A way to keep jails from overcrowding. In a perfect society, every criminal would serve full sentences corresponding to the crimes committed. However, since prisons are places with fixed capacities, judges have to be considerate.

Many things affect a judge when deciding between giving or not giving probation:

  • past criminal history
  • severity of crime
  • likelihood of the offender committing more crimes
  • remorsefulness of the offender

Clearly, probation benefits a criminal more than serving time in jail. However, the courts have to deliver punishment of some form. Probation sentences vary and include:

If someone with a crime-free past breaks into a car, for example, the possibility of incarceration is slim. Usually, a fine will be assessed or the sentence will be suspended. This keeps prisons from overflowing with relatively harmless people.

The responsibility of enforcing probation is giving to officers of the court. There is a difference between probation officers and probation agents in most states. Officers are the enforcers, while agents are the helpers. In both positions, one worker is responsible for many offenders. For example, Cabell County of West Virginia has a ratio of one officer for every 60 offenders. Still, this method supersedes incarceration in most cases.

Pro*ba"tion (?), n. [L. probatio, fr. probare to try, examine, prove: cf. F. probation. See Prove.]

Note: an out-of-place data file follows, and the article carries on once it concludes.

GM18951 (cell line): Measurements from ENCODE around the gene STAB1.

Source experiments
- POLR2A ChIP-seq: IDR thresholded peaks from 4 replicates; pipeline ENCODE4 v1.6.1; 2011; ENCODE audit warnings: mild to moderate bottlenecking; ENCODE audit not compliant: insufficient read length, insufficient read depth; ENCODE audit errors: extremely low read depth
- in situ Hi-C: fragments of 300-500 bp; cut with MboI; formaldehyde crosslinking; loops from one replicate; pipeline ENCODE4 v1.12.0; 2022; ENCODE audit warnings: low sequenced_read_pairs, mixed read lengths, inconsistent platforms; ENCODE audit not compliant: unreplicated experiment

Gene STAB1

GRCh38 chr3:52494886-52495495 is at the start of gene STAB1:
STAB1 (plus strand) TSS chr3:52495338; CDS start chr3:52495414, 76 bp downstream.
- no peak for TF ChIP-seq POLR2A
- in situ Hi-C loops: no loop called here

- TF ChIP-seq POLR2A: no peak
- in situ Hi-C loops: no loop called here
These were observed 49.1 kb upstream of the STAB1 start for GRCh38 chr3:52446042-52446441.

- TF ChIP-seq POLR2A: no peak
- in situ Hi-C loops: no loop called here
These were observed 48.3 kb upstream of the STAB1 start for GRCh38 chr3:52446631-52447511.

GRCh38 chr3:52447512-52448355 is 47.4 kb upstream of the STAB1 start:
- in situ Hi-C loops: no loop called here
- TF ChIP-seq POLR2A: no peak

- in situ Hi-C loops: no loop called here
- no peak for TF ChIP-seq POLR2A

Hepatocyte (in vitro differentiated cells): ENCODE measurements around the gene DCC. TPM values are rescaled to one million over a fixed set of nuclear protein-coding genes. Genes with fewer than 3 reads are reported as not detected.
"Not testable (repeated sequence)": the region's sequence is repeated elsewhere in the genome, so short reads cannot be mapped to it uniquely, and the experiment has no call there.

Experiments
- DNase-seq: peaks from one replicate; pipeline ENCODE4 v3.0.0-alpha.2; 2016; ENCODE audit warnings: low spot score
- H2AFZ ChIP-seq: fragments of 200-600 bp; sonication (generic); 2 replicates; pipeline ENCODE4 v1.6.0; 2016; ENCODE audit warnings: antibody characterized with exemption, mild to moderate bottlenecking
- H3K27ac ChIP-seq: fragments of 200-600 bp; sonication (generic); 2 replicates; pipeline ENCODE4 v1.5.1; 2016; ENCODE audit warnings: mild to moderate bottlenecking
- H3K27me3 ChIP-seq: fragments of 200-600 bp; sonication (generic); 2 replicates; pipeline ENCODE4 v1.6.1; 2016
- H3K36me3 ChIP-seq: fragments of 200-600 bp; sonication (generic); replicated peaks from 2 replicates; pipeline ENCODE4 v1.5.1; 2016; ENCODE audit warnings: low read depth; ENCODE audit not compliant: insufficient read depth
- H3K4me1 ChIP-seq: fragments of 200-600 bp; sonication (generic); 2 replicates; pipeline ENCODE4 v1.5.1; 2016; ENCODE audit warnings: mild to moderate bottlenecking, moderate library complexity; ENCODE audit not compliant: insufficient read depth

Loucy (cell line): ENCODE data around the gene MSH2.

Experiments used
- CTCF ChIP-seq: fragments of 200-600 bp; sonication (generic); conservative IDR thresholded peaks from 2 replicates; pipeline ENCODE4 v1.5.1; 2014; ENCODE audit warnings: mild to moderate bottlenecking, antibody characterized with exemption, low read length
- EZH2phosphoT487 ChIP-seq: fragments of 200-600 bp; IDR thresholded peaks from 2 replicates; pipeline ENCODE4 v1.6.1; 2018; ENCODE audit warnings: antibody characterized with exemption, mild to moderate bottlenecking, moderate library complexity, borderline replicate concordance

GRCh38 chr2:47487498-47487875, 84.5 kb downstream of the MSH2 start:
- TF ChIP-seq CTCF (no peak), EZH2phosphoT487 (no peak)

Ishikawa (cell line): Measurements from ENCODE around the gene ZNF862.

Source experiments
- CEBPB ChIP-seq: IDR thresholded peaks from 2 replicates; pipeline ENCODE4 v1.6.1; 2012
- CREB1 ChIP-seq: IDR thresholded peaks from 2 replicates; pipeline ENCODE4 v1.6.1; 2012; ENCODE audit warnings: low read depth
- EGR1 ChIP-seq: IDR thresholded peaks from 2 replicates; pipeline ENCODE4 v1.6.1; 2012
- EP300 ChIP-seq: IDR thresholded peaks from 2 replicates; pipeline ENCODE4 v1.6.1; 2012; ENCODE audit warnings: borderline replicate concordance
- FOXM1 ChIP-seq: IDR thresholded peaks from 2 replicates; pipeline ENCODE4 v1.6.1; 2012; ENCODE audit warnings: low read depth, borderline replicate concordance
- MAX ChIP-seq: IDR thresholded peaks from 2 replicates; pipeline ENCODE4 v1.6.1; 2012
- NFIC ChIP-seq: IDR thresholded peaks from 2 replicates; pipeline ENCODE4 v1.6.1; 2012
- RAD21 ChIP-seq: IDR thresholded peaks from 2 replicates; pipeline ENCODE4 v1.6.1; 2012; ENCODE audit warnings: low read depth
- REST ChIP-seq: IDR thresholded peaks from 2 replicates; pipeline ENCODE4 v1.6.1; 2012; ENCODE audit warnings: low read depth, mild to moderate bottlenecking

1.

The act of proving; also, that which proves anything; proof.

[Obs.]

When by miracle God dispensed great gifts to the laity, . . . he gave probation that he intended that all should prophesy and preach. Jer. Taylor.

2.

Any proceeding designed to ascertain truth, to determine character, qualification, etc.; examination; trial; as, to engage a person on probation. Hence, specifically: (a) The novitiate which a person must pass in a convent, to probe his or her virtue and ability to bear the severities of the rule. (b) The trial of a ministerial candidate's qualifications prior to his ordination, or to his settlement as a pastor. (c) Moral trial; the state of man in the present life, in which he has the opportunity of proving his character, and becoming qualified for a happier state.

No [view of human life] seems so reasonable as that which regards it as a state of probation. Paley.

 

© Webster 1913.

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